The Penobscot Fiasco


“When the British came I was at Fox Island, with my uncle—where we went fishing in an open boat. We had news of their coming, and when the fleet came in sight, uncle said, ‘there comes the devils.’ We started for home and when the fleet followed us up we knew it was them.”

Thus did William Hutchings, a young fisherman trolling in the waters of Penobscot Bay, describe the first sighting of the British fleet. It was June, 1779, the Down East weather mild if moist, and the rebellion merely a distant stir. But the sudden appearance of those big ships, dim in the morning haze, signalled the coming of the Revolution to Maine and the beginning of a full-scale battle that American troops would wage with an equal mixture of fierce courage and almost unbelievable bungling.

Hutchings and his uncle paddled back to their hometown of Castine as the British ships rounded into the bay. The “devils” proceeded cautiously, aware that the region’s allegiance to the Crown was doubtful. They had been sent from Halifax with orders to establish an antiprivateering base and to support the local Tories, no easy job in an area where most of the natives were hostile or, at best, indifferent. The fleet—made up of troop transports and armed vessels, including three trim sloops of war—drew abreast of the steep promontory of Castine and fired a gun for pilots.

The rocky headland was a historic landfall, having been spotted by three pioneers of early North American exploration—Samuel de Champlain, John Smith, and James Rosier. The peninsula came into French hands in 1613 but changed flags at least five times in the course of the next hundred and fifty years, once even belonging briefly to their High Mightinesses—so the phrase went—the States-General of Holland.

But to the newly arrived British the peninsula still looked uncivilized, reconciled neither to man nor to his works. Their first landing appeared timorous enough to the townspeople who watched them disembark on the beach. Hatchings wrote that “the British … seemed as frightened as a flock of sheep, and kept looking around them as if they expected to be fired on by an enemy hid behind the trees.” They weren’t, but they nonetheless returned almost immediately to their ships and waited until the next day to establish a land garrison.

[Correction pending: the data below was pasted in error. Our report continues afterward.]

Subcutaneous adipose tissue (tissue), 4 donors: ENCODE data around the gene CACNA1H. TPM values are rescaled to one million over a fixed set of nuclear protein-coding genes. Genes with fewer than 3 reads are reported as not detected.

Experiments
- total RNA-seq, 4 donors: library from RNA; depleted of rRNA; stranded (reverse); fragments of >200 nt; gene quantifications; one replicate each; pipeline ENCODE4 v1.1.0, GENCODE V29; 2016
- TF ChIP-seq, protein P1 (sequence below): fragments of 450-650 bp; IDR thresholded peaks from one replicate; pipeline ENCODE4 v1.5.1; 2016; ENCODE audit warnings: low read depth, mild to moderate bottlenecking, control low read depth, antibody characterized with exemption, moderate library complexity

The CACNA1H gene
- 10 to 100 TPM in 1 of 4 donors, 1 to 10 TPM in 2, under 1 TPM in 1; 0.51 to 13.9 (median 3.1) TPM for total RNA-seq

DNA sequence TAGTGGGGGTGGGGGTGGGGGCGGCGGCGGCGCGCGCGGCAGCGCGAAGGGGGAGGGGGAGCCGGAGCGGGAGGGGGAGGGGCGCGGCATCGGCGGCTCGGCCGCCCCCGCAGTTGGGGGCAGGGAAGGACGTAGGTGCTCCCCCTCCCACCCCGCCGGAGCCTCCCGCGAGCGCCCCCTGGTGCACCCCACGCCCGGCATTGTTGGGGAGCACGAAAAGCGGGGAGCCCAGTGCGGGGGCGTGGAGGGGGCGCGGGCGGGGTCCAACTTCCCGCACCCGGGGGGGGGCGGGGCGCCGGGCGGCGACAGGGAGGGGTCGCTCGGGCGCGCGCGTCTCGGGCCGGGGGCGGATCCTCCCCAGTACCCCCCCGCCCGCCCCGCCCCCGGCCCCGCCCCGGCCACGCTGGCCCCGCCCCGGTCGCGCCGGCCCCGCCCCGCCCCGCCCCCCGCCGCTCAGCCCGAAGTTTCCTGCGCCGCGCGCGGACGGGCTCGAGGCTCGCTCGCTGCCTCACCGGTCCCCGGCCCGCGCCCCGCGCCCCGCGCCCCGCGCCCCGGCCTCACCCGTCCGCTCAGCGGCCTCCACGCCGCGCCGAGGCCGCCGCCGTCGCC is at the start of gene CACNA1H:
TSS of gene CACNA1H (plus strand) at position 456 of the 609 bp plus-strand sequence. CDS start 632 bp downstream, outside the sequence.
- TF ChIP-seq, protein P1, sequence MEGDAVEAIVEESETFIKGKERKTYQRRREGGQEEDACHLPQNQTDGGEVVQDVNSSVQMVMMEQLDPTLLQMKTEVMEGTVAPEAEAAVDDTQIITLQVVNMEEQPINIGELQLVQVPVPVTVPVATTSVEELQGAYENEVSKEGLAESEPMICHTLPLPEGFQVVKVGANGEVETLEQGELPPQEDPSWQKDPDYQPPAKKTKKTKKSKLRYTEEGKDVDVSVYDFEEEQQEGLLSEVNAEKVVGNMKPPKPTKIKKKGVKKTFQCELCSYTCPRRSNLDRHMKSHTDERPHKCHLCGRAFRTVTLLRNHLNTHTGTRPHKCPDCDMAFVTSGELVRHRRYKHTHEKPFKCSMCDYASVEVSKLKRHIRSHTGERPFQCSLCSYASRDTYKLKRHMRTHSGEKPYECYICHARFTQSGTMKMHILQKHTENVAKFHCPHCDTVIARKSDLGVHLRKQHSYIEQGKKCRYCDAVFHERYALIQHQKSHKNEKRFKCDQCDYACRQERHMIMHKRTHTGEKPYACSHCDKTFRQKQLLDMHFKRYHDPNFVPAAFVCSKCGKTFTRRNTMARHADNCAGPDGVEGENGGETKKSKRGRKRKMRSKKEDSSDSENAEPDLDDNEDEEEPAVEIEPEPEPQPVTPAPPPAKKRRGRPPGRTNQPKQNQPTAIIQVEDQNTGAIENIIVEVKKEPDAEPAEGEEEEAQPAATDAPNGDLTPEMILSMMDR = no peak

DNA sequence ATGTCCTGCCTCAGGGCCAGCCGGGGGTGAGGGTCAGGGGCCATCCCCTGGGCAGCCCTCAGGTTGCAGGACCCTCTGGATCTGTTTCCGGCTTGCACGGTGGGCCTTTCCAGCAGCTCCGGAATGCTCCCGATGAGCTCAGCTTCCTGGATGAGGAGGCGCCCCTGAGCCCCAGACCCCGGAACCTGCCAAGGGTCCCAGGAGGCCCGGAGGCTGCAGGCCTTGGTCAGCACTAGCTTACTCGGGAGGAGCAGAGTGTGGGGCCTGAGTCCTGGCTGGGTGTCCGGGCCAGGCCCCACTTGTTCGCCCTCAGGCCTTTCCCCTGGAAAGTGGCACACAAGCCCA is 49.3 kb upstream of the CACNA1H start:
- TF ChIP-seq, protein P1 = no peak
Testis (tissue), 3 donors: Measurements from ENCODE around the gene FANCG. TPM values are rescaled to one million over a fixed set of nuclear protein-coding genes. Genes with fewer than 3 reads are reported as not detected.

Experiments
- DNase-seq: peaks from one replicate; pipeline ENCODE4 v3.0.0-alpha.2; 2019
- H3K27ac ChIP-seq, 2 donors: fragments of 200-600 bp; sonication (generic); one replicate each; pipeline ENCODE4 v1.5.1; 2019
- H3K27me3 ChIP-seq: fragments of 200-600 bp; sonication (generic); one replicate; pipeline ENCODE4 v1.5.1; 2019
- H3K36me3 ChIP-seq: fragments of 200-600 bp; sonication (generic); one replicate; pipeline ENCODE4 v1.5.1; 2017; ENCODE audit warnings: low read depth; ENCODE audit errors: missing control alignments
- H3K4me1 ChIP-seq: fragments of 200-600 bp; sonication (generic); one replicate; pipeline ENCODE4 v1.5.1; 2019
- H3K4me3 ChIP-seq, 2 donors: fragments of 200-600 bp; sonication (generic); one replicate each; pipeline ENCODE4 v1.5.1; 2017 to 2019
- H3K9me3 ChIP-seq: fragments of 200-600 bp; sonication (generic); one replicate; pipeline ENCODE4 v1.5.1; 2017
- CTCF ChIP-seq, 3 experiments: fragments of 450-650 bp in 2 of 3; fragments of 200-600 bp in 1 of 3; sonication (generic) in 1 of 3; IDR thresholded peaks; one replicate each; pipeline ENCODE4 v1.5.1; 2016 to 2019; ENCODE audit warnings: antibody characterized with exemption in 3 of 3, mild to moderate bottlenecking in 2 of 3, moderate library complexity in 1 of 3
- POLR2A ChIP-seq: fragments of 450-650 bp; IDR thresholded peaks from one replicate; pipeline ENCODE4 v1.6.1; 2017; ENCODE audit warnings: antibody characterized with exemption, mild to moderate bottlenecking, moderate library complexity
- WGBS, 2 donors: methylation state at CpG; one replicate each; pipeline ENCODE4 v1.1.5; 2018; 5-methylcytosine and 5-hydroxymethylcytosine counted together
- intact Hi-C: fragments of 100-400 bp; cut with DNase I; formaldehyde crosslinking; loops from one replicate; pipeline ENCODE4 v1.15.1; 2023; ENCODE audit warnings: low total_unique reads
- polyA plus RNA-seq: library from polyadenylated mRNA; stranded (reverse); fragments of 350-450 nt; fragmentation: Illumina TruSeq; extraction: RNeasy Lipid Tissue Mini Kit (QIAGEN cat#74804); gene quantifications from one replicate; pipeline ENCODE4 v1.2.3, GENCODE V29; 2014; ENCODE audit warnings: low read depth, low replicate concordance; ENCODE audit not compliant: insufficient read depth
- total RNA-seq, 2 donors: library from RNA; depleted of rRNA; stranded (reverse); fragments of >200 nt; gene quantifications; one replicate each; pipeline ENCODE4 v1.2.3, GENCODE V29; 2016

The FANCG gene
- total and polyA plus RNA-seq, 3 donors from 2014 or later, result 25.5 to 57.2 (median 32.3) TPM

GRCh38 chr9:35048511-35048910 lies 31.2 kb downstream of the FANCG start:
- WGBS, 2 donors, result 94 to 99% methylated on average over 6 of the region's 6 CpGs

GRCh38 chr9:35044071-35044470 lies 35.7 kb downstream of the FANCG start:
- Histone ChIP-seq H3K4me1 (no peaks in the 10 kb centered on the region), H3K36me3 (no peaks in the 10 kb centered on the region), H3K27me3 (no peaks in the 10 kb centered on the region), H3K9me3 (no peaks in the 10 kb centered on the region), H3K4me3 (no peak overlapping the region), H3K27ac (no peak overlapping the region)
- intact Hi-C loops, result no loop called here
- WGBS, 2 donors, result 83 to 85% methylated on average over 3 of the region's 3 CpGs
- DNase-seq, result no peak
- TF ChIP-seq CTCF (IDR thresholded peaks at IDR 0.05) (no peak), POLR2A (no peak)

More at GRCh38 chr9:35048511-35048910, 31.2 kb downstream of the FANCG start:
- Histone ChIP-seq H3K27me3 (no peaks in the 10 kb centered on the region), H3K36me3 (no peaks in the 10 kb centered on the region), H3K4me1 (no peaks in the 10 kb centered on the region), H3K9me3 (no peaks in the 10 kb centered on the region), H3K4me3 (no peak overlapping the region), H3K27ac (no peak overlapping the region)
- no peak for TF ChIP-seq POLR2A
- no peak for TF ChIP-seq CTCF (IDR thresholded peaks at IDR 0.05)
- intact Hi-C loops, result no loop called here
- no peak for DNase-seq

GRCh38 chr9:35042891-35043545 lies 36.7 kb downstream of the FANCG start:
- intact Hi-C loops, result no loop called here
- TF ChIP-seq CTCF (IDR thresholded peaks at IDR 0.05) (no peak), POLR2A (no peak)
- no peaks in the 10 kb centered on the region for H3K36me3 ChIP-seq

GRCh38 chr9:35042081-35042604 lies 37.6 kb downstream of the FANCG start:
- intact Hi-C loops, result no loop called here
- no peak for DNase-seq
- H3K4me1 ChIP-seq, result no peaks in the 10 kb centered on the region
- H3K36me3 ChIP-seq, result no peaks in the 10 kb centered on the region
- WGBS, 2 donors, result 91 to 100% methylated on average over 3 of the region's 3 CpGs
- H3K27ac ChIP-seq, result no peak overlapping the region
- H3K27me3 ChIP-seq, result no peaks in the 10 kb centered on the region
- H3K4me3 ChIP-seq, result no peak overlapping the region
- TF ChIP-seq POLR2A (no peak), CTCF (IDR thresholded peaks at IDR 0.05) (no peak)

Brigadier General Francis McLean, in command of His Majesty’s forces—about seven hundred troops detached from the 74th and Sand infantry regiments—was not one to irritate the natives. He was urbane, just, decisive, and sufficiently aware of local folkways to know that those townsmen would behave themselves best who could profit most. If he were to win over the inhabitants of the town, the best way to start, it seemed, was to do something about their poverty. Despite its eventful seventeenth-century history Castine had been colonized for only eighteen years immediately preceding the arrival of the British, and few of the farmers and fishermen there had much put by. While there were Tory refugees like Dr. John Calef from Boston who lived better than their less fortunate neighbors, there was no spirited leadership to ignite native resentment into rebellion. Taking this into account, McLean issued a call for volunteers to work on a fort, emphasizing that the laborers would be paid and stressing the point that one purpose of the British presence was to protect the business of the “coast-fishing craft.”

The Tory Dr. Calef noted happily in his journal that some hundred townspeople turned out to work. Laboring alongside the British soldiers, they began to put together a square fort with a bastion in each corner. Work went slowly in the summer weather, and Hutchings noted that “the old General didn’t go about much, but the other officers used to. They went to Orland, to see old Vyle’s daughters.” By the end of July the fort consisted of a northern wall four feet high, low stone walls on the east and west sides, and no wall at all in the rear. It was so feeble a bastion that one soldier said he could “jump [over the walls] with a musket in each hand.” As yet no artillery had been mounted.

So the fort appeared to Lieutenant Colonel Paul Revere of the Continental Army as his transport headed toward Castine on the twenty-fifth of July. Through his telescope he could see most of the promontory and the primitive fort on the ridge above the town. It did not look particularly formidable.

The American force that Revere accompanied as chief artillerist was, on the other hand, impressive. News that the Penobscot expedition (as it came to be called) had left Boston had reached Castine a week before. British observers must have been aghast at the size of the force. There were nineteen armed vessels and twenty-four transports mounting among them 344 guns—the greatest exclusively American armada that would be gathered during the Revolution. The fleet, parading like so many cruising yachts into the bay, looked invincible.